I really want to believe in Chibig Studios, a sentiment that initially led me to try Koa and the Five Pirates of Mara. When I reviewed Summer in Mara back in 2020, I had hoped it would fulfil my dreams of farming on the high seas, but instead, it was another example of a game with good ideas but poor execution—CGM’s Dayna Eileen had similar feelings about Deiland Pocket Planet.
But once again, I really tried to give Chibig a chance but was left feeling somewhat deflated. Koa and the Five Pirates of Mara is a fairly bog standard platformer that doesn’t really do anything interesting or unique with the franchise and does even less with the genre.
Koa and the Five Pirates of Mara has a bit of a simpler story this time around. Koa receives word that pirates have attacked the city of Qualïs—the main city from the previous game—and rushes over to solve the problem, only to discover this was done as a prank by the pirate Mayo and her friends. Mayo then invites Koa to participate in a grande challenge, with the prize being the opportunity to join their pirate gang. Koa then sets off to complete their challenge, if not to join them then to at least make them clean up their mess.
“Koa and the Five Pirates of Mara is a fairly bog standard platformer…”
I’ll keep this short because there’s really not much to say about the gameplay of Koa and the Five Pirates of Mara. The game takes the form of a simple 3D platformer, with players tasked with running and jumping through each level, avoiding obstacles and sometimes collecting keys to progress.
Additional challenges come in the form of finding three collectibles or trying to complete each level within a set time. There are small ways in which the game livens up its levels that anyone who’s played Super Mario will recognize, but for the most part they’re pretty basic. And while basic isn’t always a bad thing, my problem with Koa and the Five Pirates of Mara comes from its movement, which isn’t varied or even very intuitive.
There aren’t a lot of options for moving Koa around, and all players can do is run, jump and ground pound. There is a long jump but pulling it off requires the aforementioned unintuitive controls where players have to press the run button after landing a jump to initiate a roll, then jumping out of it will result in a quick, long jump. Running and jumping never feels fluid, and needing constantly rely on the rolling jump can result in some misplaced jumps—as it’s your only means for moving fast, but you’re locked into the jump distance whenever you use it.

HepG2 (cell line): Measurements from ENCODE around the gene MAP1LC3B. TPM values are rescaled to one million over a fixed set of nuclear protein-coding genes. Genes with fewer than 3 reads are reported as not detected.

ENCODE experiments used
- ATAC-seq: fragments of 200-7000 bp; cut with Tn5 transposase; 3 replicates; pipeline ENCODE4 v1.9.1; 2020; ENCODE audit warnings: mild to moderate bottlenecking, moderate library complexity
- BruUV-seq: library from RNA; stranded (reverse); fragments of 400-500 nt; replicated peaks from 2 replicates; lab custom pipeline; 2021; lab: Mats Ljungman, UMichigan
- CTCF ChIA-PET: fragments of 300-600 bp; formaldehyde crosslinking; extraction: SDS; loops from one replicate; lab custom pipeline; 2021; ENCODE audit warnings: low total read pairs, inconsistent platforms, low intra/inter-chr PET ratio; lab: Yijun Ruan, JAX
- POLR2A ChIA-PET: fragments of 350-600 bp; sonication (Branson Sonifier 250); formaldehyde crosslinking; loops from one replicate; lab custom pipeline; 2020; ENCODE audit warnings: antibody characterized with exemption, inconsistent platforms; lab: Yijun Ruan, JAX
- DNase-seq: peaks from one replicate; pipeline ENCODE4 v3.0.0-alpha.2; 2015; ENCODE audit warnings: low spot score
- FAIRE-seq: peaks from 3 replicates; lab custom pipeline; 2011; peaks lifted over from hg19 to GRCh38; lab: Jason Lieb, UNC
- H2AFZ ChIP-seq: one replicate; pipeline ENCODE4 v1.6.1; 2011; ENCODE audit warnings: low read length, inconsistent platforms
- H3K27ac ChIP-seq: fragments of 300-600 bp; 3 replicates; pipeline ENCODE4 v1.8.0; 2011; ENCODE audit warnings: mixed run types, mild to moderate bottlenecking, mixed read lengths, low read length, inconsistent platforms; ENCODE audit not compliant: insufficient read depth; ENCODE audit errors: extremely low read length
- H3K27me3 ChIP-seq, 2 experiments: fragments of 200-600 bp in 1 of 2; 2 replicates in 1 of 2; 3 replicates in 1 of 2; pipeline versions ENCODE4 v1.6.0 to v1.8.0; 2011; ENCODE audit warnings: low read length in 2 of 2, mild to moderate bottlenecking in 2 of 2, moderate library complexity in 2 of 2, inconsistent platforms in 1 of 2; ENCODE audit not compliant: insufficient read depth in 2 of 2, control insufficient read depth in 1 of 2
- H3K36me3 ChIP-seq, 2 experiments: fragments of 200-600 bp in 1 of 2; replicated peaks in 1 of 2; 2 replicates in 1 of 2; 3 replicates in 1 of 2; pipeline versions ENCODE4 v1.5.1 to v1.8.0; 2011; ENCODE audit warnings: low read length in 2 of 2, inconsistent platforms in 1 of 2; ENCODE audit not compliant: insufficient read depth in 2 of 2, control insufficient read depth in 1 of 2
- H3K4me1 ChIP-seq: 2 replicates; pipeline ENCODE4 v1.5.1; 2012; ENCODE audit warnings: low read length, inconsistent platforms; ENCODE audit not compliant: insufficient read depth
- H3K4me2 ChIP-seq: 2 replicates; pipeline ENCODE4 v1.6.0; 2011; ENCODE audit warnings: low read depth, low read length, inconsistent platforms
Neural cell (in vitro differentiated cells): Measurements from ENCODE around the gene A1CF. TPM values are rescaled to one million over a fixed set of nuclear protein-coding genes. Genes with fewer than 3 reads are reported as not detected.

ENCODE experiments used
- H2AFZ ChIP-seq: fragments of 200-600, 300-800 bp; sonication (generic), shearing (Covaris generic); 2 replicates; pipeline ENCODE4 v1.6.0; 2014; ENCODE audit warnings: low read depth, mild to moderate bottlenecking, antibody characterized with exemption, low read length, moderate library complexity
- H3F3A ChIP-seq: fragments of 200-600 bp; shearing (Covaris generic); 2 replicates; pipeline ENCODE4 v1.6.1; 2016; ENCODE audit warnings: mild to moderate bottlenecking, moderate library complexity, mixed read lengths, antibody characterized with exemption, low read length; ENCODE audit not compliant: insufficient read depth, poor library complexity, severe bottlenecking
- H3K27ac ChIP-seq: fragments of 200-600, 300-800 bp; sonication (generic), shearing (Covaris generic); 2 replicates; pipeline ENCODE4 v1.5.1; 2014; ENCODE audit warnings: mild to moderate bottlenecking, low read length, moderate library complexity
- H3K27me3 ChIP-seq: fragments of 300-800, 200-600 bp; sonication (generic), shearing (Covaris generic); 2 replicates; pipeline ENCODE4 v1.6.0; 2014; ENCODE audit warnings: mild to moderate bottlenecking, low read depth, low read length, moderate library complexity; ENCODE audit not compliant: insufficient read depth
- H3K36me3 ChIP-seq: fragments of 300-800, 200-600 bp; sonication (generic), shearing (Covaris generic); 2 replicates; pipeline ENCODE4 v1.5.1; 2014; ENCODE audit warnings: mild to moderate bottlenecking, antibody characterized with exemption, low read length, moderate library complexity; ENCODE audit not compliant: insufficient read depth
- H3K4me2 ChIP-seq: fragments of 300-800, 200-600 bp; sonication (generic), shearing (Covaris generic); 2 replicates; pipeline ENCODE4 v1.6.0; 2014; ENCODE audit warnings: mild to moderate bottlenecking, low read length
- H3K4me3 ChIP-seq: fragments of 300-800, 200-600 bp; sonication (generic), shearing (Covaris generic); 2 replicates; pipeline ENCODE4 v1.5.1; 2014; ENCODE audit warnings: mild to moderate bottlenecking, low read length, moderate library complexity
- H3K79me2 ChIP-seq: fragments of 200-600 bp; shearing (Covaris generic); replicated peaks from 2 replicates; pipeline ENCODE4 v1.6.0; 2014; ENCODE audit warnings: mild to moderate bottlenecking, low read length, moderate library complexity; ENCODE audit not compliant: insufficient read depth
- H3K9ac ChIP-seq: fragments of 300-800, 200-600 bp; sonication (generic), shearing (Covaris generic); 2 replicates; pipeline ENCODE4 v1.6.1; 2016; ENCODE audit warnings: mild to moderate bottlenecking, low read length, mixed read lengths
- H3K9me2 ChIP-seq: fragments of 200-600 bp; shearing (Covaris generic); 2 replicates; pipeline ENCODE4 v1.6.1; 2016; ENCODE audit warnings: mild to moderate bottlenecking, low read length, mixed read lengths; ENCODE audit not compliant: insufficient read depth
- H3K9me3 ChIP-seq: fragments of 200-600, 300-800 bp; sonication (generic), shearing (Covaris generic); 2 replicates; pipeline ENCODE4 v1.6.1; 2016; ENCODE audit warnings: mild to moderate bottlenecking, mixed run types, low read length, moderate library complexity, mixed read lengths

“You could’ve used tools as movement items or picked up side quests from the series’ memorable NPCs, but none of that charm is here.”
As a result, the levels feel very basic and unmemorable, as they’re not built around verticality like Demon Turf or even Super Mario. The game would have done well to take ideas from the games that defined the genre and add a side flip, wall jump or triple jump, or even just find ways to shake up the gameplay in a way that really suited the Summer in Mara franchise.
There are small ways Koa and the Five Pirates of Mara attempts a connection to its predecessor, such as having you use a boat to go to the various levels—which ends up being annoying since it always starts you on Qualïs and never the island you’re currently progressing through, so every time you boot up the game you have to sail to whatever island you were on. But the game never really connects to its roots in a way that would’ve suited a 3D platformer. You could’ve used tools as movement items or picked up side quests from the series’ memorable NPCs, but none of that charm is here.
In the audio/visual department, Koa and the Five Pirates of Mara is..well…basic. While the game looks very nice, it has a simple art style that utilizes a good use of bright colours and doesn’t really go crazy on the little details, giving it an almost cartoon aesthetic that works. The music is fine, albeit somewhat repetitive. Each main island reuses the same theme for every level and starts to get slightly noticeable.
I wanted to like Koa and the Five Pirates of Mara because I wanted to like the whole world of Summer in Mara. While some might argue that the game is perfectly suited to younger players, I can’t help but feel that Super Mario will still be a more satisfying experience. However, while I definitely think there is a lot to like in Koa and the Five Pirates of Mara, the lack of polish and simplicity could make this a rather unsatisfying experience for more experienced platformers.